New Resource for young LGBTIQA+ people

Victim Support Service, May 2020

The Rainbow Safety Guide is an informational wallet card that links LGBTIQ+ youth experiencing violence and abuse to online and phone resources. The Guide was made by and for LGBTIQ+ youth.


meet the artist/DESIGNER: India Potter (she/they is an Adelaide based young queer artist who does both digital and watercolour designs. Her art often portrays the queer community and aspects of LGBTIQ+ life. Both an artist and graphic designer, India created the art and designed the wallet card, taking special care to create art that was representative, colourful, but discreet enough that without the first page the Rainbow Safety Guide is less obviously a LGBTIQ+ resource.


This wallet sized Guide can be easily carried around by its user. It provides links to support services & information that may help them by:
• phone numbers
• online links
• QR codes

Due to the card’s small size it can be shared discreetly so as to not unintentionally “out” the recipient. If you are not in a position to physically give the card to someone, you can share this online link or our other LGBTIQ+ pages. The quick exit feature allows the reader to hide the page quickly if needed.

This wallet card will be valuable to services who work with youth, as well as individuals who know a young LGBTIQ+ person who they know or suspect is experiencing violence or abuse.

  • Read more at the VSS website here
  • To view or download the Rainbow Safety Guide card (PDF), click here
  • To request a physical copy email the VSS helpdesk at helpdesk@victimsa.org

 

Towards a Safe Place: Raising Awareness of Domestic Violence in LGBTIQA+ Communities (resource)

Catalyst Foundation, 2019

The Towards a Safe Place project has created resources for LGBTIQA+ communities to use both as individuals or in communities to support and inform at risk individuals of available services and supports in relation to Domestic Violence and to increase awareness and understanding of Domestic Violence and its impact within LGBTIQA+ communities.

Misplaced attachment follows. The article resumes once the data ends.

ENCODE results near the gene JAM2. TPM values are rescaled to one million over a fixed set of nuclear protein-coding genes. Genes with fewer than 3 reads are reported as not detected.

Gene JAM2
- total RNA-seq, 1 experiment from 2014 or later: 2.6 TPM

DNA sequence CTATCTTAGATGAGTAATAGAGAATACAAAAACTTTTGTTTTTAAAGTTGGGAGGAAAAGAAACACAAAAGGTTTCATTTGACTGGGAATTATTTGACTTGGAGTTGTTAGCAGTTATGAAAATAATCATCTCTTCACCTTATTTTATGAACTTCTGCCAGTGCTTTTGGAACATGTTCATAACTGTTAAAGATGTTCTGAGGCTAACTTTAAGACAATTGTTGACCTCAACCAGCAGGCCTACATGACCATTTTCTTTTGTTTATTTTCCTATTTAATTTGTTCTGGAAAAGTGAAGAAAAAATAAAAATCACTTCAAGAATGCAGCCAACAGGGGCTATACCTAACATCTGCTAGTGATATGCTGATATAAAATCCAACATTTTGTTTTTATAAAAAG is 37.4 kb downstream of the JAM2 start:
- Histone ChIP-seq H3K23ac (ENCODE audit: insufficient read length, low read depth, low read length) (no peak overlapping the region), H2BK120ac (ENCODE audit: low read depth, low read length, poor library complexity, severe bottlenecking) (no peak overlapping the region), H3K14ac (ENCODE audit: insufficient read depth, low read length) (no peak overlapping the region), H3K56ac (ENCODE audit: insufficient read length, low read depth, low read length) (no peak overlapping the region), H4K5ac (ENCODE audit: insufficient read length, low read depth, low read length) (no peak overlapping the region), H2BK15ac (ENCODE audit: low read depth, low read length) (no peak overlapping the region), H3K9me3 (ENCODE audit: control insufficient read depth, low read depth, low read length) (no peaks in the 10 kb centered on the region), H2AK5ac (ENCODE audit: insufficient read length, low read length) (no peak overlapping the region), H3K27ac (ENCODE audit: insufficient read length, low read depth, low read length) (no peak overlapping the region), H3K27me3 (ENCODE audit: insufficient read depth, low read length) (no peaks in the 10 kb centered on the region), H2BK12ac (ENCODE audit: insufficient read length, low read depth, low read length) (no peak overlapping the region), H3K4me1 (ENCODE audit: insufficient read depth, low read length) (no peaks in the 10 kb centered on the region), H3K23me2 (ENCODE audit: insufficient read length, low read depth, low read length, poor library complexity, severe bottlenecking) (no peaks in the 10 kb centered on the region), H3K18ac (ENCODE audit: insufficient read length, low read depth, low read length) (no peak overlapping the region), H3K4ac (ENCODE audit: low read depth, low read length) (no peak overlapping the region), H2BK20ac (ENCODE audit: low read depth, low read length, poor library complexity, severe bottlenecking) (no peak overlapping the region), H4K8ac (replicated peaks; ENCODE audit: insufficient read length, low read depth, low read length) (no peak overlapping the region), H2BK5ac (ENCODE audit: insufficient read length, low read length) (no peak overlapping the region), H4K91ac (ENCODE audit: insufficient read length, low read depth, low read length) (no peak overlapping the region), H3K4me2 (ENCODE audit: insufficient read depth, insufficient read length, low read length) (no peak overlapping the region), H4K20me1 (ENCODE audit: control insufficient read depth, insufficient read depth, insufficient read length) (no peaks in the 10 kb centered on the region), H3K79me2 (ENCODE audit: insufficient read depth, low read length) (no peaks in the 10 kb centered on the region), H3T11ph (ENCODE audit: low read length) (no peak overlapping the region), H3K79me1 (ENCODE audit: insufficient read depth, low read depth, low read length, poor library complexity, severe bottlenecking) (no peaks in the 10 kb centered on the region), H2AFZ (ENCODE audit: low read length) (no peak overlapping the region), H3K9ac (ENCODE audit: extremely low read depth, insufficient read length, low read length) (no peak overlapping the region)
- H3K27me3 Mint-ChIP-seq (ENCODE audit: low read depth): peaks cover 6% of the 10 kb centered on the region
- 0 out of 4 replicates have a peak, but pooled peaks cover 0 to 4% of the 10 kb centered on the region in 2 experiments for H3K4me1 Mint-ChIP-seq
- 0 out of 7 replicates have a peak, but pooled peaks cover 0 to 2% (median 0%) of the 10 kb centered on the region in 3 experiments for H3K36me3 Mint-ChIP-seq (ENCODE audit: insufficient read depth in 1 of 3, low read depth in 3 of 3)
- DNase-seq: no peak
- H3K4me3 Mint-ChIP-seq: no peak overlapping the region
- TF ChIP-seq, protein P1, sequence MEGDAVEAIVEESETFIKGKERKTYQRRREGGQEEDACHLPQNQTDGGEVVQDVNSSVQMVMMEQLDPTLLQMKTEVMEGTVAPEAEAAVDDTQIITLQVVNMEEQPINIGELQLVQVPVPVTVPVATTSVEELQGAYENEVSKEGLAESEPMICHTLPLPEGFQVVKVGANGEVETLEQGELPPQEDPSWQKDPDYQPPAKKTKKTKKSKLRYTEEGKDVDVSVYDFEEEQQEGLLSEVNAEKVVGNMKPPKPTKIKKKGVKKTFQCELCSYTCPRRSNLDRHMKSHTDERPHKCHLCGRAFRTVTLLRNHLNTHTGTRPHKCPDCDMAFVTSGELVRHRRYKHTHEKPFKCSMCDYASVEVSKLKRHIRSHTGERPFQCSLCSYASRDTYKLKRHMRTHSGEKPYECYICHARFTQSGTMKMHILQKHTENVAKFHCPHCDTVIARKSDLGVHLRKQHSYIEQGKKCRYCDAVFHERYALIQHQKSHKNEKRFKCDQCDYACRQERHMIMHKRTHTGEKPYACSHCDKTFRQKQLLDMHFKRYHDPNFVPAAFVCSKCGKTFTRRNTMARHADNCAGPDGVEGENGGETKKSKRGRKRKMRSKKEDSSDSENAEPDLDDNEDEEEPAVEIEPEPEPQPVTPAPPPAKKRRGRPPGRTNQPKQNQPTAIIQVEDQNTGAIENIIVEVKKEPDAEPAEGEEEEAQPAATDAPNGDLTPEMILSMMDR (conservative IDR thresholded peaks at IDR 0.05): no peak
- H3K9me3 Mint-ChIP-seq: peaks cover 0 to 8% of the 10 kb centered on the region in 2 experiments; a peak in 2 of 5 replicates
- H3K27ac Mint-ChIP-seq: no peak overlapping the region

We have worked closely with LGBTIQA+ communities to develop these resources and are thankful for the help and support of our Reference Group comprising individuals, community organisations and service providers who have helped us in the development of these resources.

We hope the resources are used to inform and support at risk individuals and the wider community on LGBTIQA+ specific Domestic Violence and that service providers use the resources to continually develop and improve service responses and avenues for reporting domestic violence.

Training in culturally appropriate LGBTIQA+ domestic violence service delivery and response strategies is available and has been developed in partnership with Uniting Communities Adelaide’s Bfriend Project and a local LGBTIQA+ social group Pride of the South. If your organisation would like information on the training please contact us on (08) 81688700 or by email 

The project was supported by South Australian Government Attorney-General’s  Department, Bfriend (Uniting Communities) and Pride of the South.

Resources to download:

 

Responding to LGBT conversion therapy in Australia: report

GLHV@ARCSHS, La Trobe University & Human Rights Law Centre, 2018

This report highlights the nature, extent and impact of LGBT conversion therapies in Australia.

The report is designed to help government, support services and faith communities to better respond to those experiencing conflict between their gender identity or sexual orientation and their beliefs.

Fears family violence is going undetected by psychiatrists

What is going on in gay men’s lives when they acquire HIV?

nam/aidsmap, Published: 08 September 2017

Gay men in England who have recently become HIV positive describe a complex web of factors which may have contributed to their infection, according to a qualitative study recently published in BMJ Open.

“Individuals who experienced multiple stressors, gradually over the life course or more suddenly, were especially vulnerable to HIV and being drawn into sexual risk situations, while the social environment created a context that enabled risk of HIV infection,” the researchers write. Individual and interpersonal factors frequently combined with community or structural factors, such as the widespread use of dating apps, chemsex and HIV treatment, as well as changing perceptions of the seriousness of an HIV infection.

‘Revenge porn’: one in five report they have been victims in Australian survey

Guardian, Monday 8 May 2017

The first comprehensive research on so-called revenge porn has shed light on the “mass scale of victimisation” across Australia and its sometimes devastating impact.

A survey of nearly 4,300 people led by RMIT University and Monash University revealed that 20% of respondents had had images or videos of a nude or sexual nature taken without their consent; 11% had had them share, and 9% had received threats that images of themselves would be shared.

Men and women were equally likely to be victims but the rate was higher among younger people: one in three teenagers aged 16 to 19 and one in four aged 20 to 29 reported at least one form of image victimisation. Marginalised groups – Indigenous and gay, lesbian and bisexual Australians, and those with a disability – were especially vulnerable.